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United States v. Gillmore

United States District Court, D. Minnesota

December 27, 2016

United States of America, Respondent-Plaintiff,
v.
Carol Louise Gillmore, Petitioner-Defendant.

          MEMORANDUM OPINION AND ORDER

          Donovan W. Frank United States District Judge

         This matter is before the Court on Petitioner-Defendant Carol Louise Gillmore's (“Petitioner-Defendant”) pro se motion to vacate, set aside or correct her sentence pursuant to 28 U.S.C. § 2255. (Doc. No. 119.) The United States of America (“the Government”) opposes Petitioner-Defendant's motion. (Doc. No. 122.) For the reasons set forth, the Court denies the Petitioner-Defendant's motion.

         BACKGROUND

         The above-entitled matter came on before the Court as a bench trial, the parties having waived a jury trial. The matter was tried on January 31, February 1, 2, and 6, 2006.

         The Superseding Indictment before the Court charged the Petitioner-Defendant in Count 1 with Felony Murder in the First Degree alleging that on or about February 13, 2002, Defendant, with malice aforethought, did unlawfully kill George A. Stately in the perpetration of a robbery, in violation of Title 18, United States Code, Sections 111(a), 1151 and 1153(a). Count 2 alleged Premeditated Murder in the First Degree alleging that on or about February 13, 2002, Defendant willfully, deliberately, maliciously, and with premeditation and malice aforethought, did kill George A. Stately by repeatedly striking him in the head with a hammer and cutting his throat with a knife, in violation of Title 18, United States Code, Sections 111(a), 1151 and 1153(a). Count 3 alleged Intentional Second Degree Murder alleging that on or about February 13, 2002, Defendant did, with malice aforethought, kill George A. Stately by repeatedly striking him in the head with a hammer and cutting his throat with a knife, in violation of Title 18, United States Code, Sections 1111(a), 1151 and 1153(a). Count 4 alleged the offense of Arson, specifically, that on or about February 13, 2002, Defendant did willfully and maliciously set a fire to burn down the home of George A. Stately, in violation of Title 18, United States Code, Sections 81, 1151 and 1153(a).

         The parties entered into an agreement that included waiving a jury trial in this matter. In that signed agreement, the Petitioner-Defendant admitted to the unlawful killing of George Stately. The Petitioner-Defendant further agreed that she was making no claim of justification, including making no claim of self-defense or intoxication. The parties agreed that the defense would raise the legal issue of imperfect self-defense. The parties, however, disagreed about the Petitioner-Defendant's level of culpability. At trial, the Petitioner-Defendant argued that she was guilty of manslaughter and the Government argued for a murder verdict.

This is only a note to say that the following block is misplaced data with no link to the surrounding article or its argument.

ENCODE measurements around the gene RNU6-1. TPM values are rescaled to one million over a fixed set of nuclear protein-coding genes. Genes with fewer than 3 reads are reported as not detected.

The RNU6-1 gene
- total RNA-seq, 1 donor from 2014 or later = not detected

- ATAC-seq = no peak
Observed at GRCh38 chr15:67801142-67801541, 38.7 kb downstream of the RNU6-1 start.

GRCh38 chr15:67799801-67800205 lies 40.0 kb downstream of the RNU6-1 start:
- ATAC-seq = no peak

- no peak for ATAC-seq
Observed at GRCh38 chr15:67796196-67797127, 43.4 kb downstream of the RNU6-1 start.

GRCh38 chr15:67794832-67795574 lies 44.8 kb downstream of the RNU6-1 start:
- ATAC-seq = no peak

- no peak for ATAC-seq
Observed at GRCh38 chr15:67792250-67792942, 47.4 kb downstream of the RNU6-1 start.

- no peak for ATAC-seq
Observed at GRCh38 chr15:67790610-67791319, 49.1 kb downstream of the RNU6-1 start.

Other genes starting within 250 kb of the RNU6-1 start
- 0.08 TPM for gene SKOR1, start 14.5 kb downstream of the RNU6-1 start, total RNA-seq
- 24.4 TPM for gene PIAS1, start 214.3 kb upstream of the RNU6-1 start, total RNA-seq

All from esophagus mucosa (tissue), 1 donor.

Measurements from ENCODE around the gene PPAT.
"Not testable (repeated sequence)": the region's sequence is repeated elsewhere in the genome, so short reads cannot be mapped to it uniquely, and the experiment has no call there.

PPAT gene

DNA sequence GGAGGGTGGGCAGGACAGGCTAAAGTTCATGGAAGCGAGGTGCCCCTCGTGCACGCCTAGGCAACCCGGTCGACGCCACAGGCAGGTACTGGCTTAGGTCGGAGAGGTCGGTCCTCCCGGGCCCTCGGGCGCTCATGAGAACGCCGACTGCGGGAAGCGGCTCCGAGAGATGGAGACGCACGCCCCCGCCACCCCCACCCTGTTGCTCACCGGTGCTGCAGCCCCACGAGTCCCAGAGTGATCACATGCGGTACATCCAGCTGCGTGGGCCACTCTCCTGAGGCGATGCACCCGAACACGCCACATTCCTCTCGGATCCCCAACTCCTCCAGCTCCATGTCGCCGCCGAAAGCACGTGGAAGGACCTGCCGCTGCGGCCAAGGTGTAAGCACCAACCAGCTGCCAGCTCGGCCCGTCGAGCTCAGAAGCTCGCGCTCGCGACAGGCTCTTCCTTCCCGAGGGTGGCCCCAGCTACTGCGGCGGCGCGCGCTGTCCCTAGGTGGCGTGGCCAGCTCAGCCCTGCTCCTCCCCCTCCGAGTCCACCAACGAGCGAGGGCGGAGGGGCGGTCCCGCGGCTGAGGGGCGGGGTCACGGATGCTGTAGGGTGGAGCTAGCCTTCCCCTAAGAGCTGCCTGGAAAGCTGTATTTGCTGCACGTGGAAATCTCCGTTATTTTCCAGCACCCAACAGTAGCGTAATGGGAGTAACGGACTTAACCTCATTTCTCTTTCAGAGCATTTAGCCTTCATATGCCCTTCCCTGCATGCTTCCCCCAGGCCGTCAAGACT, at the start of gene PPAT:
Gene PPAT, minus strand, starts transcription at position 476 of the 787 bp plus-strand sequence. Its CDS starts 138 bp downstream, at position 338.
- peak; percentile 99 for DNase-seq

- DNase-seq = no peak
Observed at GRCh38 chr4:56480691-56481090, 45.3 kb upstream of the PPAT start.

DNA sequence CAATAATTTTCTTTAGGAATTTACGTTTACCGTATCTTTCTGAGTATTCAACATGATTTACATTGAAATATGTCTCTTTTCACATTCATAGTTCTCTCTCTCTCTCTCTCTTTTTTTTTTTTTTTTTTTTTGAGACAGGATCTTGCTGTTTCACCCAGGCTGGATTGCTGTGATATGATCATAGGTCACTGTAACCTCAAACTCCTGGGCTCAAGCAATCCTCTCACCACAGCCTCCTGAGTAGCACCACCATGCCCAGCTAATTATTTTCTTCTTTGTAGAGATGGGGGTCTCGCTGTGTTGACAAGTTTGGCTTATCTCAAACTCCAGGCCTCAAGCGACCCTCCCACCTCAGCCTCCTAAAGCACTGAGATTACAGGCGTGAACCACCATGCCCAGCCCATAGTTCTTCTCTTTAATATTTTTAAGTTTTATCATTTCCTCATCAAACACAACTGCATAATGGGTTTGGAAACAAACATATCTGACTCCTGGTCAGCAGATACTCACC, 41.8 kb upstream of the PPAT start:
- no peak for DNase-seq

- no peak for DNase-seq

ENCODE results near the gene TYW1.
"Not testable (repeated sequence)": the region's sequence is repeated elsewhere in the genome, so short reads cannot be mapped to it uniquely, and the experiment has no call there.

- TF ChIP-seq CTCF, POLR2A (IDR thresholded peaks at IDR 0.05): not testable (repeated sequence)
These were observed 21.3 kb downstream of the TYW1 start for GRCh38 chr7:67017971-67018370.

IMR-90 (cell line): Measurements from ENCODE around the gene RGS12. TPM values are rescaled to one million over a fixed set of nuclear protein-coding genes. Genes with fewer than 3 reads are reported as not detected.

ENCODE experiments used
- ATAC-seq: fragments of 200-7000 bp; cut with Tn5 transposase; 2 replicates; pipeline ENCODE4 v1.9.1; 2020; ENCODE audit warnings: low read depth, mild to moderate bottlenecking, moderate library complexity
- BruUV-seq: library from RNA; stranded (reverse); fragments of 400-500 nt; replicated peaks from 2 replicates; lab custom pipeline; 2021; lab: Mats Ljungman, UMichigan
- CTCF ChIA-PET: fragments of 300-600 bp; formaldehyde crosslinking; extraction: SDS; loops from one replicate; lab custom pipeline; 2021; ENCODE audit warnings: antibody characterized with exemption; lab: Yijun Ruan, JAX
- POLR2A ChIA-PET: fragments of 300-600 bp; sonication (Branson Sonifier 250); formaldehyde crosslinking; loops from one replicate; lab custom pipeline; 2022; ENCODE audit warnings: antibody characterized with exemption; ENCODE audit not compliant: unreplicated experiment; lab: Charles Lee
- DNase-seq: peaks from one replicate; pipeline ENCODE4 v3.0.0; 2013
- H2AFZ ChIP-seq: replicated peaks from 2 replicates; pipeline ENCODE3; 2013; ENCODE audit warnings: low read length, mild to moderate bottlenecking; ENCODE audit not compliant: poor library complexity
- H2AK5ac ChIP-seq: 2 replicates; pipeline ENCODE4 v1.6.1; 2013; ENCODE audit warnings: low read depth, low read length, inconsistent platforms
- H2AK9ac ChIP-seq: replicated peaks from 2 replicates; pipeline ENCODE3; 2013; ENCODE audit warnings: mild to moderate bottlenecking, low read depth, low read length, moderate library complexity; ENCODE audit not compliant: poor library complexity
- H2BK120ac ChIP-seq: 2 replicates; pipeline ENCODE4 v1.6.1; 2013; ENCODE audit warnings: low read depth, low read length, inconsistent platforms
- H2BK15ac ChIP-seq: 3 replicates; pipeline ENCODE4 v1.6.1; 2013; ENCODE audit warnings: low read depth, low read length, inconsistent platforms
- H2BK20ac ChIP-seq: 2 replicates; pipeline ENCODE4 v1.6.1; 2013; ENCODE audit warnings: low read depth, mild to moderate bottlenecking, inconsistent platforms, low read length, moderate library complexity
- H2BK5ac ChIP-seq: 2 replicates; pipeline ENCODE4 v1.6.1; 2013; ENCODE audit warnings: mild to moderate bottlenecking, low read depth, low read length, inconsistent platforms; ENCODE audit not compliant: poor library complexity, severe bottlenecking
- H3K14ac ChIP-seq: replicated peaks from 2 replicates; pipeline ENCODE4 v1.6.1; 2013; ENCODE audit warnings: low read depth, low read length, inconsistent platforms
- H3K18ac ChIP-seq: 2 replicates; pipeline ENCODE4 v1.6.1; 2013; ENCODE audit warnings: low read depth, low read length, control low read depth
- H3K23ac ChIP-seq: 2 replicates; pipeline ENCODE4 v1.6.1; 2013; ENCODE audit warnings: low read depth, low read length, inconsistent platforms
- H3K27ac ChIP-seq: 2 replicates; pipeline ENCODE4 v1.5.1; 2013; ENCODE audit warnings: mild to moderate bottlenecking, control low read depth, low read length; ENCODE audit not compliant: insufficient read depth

The Court found the Petitioner-Defendant guilty of intentional second-degree murder and arson. The Court respectfully rejected the Petitioner-Defendant's “imperfect self-defense” argument finding that “even if the ‘imperfect self-defense' was recognized by the Eighth Circuit . . . it is not applicable to the tragic events of February 13, 2002.” (Doc. No. 97 at 35.)

         On September 29, 2006, this Court sentenced the Petitioner-Defendant to 396 months for the intentional second-degree murder of George A. Stately and 180 months for the offense of arson to be served concurrently. (Doc. No. 103 at 2.)

         On October 6, 2006, the Petitioner-Defendant filed a timely appeal for review by the United States Court of Appeals for the Eighth Circuit. United States v. Gilmore, 497 F.3d 853 (8th Cir. 2007). On August 15, 2007, the Eighth Circuit affirmed the Court's decision. Id. The Petitioner-Defendant then filed a petition for writ of certiorari which was denied on January 7, 2008. Gilmore v. United States, 552 U.S. 1119 (2008). The Petitioner-Defendant filed her pro se motion to reduce her sentence on September 19, 2016. (Doc. No. 119.) The Petitioner-Defendant is asserting that this Court should reduce her sentence, alleging that she did not have the requisite intent necessary to be convicted of second-degree intentional murder and that her sentence is therefore unreasonably high.

         DISCUSSION

         I. Timeliness

         The Antiterrorism and Effective Death Penalty Act of 1996 (“AEDPA”) sets forth the standard that governs this Court's review of a federal prisoner's claim that his sentence was imposed in violation of the Constitution or laws of the United States. Such claims, however, may be barred by the statute of limitations set forth in 28 U.S.C. § 2255(f), which states:

A 1-year period of limitation shall apply to a motion under this section. The limitation period shall run ...

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